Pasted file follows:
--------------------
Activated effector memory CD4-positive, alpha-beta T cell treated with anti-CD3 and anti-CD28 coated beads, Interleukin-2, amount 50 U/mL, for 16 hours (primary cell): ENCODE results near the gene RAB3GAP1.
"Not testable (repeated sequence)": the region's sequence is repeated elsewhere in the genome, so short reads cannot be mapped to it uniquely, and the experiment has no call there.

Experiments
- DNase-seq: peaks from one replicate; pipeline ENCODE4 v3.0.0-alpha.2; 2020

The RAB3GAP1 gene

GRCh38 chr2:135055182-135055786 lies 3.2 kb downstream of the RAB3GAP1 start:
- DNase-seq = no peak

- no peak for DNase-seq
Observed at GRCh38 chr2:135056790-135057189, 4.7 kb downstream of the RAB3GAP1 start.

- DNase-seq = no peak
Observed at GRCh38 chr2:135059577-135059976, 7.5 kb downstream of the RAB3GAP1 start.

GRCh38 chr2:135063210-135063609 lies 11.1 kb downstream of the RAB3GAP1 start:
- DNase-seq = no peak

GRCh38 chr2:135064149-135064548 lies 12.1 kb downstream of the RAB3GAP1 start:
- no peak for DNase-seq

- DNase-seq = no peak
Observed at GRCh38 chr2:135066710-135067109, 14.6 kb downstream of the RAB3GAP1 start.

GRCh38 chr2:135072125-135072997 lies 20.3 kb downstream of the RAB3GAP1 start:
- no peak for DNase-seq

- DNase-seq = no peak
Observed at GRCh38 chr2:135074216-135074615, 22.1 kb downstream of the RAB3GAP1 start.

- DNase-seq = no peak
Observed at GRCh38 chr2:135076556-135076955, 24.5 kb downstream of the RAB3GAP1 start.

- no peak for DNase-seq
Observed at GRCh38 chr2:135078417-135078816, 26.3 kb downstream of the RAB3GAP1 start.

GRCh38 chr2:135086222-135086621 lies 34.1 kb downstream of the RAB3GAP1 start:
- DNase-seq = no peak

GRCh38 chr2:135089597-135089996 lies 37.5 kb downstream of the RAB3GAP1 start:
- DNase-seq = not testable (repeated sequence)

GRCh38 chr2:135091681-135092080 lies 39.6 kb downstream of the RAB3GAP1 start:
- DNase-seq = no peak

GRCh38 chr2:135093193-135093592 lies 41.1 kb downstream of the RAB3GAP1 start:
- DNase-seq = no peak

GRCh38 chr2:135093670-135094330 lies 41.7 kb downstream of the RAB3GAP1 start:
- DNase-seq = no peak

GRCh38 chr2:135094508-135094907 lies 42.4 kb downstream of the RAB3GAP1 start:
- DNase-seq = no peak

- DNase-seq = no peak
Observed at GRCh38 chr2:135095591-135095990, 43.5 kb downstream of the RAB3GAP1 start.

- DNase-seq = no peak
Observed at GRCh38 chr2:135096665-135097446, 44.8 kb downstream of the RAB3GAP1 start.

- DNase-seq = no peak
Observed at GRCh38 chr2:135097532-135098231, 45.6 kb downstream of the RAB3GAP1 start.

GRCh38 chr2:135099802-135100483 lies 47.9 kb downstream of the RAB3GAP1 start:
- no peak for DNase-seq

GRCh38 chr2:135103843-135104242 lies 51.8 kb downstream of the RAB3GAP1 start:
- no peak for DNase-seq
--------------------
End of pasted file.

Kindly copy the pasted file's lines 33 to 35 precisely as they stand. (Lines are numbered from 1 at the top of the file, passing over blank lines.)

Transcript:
- DNase-seq = no peak

GRCh38 chr2:135093670-135094330 lies 41.7 kb downstream of the RAB3GAP1 start:
- DNase-seq = no peak